About a year and a half ago, we got news of a new Kurosawa book to be published in English. All the Emperor’s Men: Kurosawa’s Pearl Harbor by Hiroshi Tasogawa would look at what went wrong for Kurosawa during the production of Tora! Tora! Tora!, finally tackling the subject so many have wondered about. Then, just before it was suppose to go into print, the book got cancelled, with no information about a possible future publication date.
Well, it now seems that All the Emperor’s Men is getting its English publication after all. This time, the publisher is Applause, who specialise in theatre and cinema books. Their website lists November 20 as the publication date, while Amazon.com lists November 1 and Amazon.co.uk and The Book Depository suggest October 15. I will try to find out the exact publication date from the publisher. (Update: The publisher has now confirmed that the anticipated publication date is October 23 for the US and November 23 for the rest of the world.)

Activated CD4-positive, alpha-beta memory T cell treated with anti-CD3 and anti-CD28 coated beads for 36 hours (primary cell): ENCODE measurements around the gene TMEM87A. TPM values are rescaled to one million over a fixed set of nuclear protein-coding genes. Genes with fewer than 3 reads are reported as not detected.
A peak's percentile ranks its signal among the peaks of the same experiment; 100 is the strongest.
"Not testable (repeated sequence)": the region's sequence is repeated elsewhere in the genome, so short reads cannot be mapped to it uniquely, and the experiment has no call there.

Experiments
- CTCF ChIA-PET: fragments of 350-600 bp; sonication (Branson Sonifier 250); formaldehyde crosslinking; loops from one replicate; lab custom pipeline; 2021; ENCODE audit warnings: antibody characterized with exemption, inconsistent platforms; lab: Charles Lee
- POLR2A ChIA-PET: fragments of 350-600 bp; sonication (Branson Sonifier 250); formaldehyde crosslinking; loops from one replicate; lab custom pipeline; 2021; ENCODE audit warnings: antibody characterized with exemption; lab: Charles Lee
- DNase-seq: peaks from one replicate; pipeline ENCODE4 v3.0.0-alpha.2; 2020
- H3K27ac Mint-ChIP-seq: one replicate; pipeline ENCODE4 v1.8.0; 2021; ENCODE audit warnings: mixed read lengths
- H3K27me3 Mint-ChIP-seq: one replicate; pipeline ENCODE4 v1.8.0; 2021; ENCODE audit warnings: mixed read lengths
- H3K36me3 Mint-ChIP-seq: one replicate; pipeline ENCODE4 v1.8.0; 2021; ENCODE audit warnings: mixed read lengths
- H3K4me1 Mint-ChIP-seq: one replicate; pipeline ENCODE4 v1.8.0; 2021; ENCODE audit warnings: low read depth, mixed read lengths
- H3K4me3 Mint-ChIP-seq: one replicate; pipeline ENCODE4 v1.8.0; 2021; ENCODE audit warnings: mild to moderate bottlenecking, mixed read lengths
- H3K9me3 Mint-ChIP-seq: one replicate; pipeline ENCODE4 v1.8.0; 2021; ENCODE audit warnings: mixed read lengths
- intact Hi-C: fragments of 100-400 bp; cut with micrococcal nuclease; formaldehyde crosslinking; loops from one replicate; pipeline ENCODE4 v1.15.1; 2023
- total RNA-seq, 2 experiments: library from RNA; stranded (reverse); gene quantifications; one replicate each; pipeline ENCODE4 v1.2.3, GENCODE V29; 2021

Whether it comes out in October or November, the publication of the book is excellent news. The book concentrates on the period of time between 1966 and 1968, when Kurosawa worked on the Hollywood World War II spectacle Tora! Tora! Tora!, responsible for the Japanese half of the film. What started as a gigantic undertaking for an energetic Kurosawa and his young production company ended in December 1968 after much hardship and only three weeks of actual shooting, with the Hollywood producers effectively firing the director and suggesting that he was mentally unstable. How things managed to come to this has been the topic of much speculation, but fairly few actual facts have been available.
All the Emperor’s Men: Kurosawa’s Pearl Harbor sets out to unveil the mystery. Hiroshi Tasogawa worked as a translator, interpreter and researcher for Kurosawa during the time, allowing him an insider’s view into what really happened. Equally importantly, the author, who has also worked as a journalist, reporter and academic, has unearthed a cache of American documents dealing with the production and Kurosawa’s role in it, giving him another vantage point to the events. Tasogawa’s earlier Japanese book on the subject has been very well received in Japan, winning four major awards.